Spring Tips

Why Spring Lawn Care is Important—Have a Beautiful Yard for Summer

Spring Lawn Care Tips

Spring is the best time for lawn care because it gives you the opportunity to take advantage of the warmer weather, establish a routine and prepare for the summer season.
The warmer temperatures make it easier to work outside, which means that you can get more done in less time. You’ll also be able to complete tasks more quickly, efficiently and effectively than if they were done during cooler months.

If your lawn has been dormant all winter long (or even just since last fall), spring is when it will start growing again–and fast! This means that there will be plenty of growth on which weeds can thrive if left unchecked by regular watering or fertilizing; by taking care of these things now, you’ll help keep weeds from taking over later on down the line when you get busy enjoying other seasonal activities.

Prepping Your Lawn for Spring

You can do a lot to prepare your lawn for spring. The first thing to do is aerate and dethatch it. Aerating involves removing plugs of soil from the ground with special equipment, while dethatching takes out dead grass blades and other debris that builds up over time. Both processes help loosen compacted soil, allowing water and nutrients to reach roots more easily. You should also fertilize your lawn in early spring–about late March or early April is ideal–to give it a boost before summer heat kicks in.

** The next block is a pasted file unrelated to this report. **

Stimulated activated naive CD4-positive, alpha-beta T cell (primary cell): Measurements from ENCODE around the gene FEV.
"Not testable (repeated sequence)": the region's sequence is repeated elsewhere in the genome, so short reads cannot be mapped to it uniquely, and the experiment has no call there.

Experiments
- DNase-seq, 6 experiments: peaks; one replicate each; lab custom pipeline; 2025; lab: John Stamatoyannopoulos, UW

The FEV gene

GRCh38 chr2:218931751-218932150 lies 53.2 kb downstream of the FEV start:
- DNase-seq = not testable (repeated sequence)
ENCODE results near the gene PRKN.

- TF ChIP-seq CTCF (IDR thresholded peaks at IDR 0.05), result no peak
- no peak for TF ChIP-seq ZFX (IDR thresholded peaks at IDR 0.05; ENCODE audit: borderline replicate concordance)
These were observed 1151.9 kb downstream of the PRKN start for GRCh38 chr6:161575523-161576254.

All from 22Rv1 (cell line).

After aerating and dethatching, mow often during this period so that grass blades don’t get too long; otherwise, they’ll shade out new growth underneath them at their base level instead of letting light through freely


Fertilizer is an important component of lawn care, and it’s important to choose the right kind for your grass. There are many different types of fertilizer available on the market today, each with its own unique blend of nutrients. Even if you’re unsure about which type will work best for your lawn, there are some general guidelines that can help guide you:

  • Choose a fertilizer that contains nitrogen (N), phosphorus (P) and potassium (K). These three elements are essential in building strong root systems while also promoting healthy growth above ground. In addition to these major nutrients, some fertilizers may contain micronutrients like sulphur or zinc–these provide additional benefits but aren’t required by all plants in large amounts like N-P-K compounds are.* Consider using slow-release fertilizers instead of fast-acting ones if possible; these tend not only last longer than other types but also allow more gradual release over time so as not to cause any damage from sudden spikes in nutrient levels.


Watering is one of the most important steps in maintaining a healthy lawn. The amount of water your lawn needs will depend on its size, type, and location. In Windsor-Essex, the most common types of grass are; Perennial Ryegrass, Fine Fescue, and Kentucky Bluegrass (KBG). These types of grass need typically 1″ of water per week. Too little water–the risk of the grass being dry and brown. Too much water–suffocates your grass and also stunts root growth which will be unable to withstand hot, dry summer weather.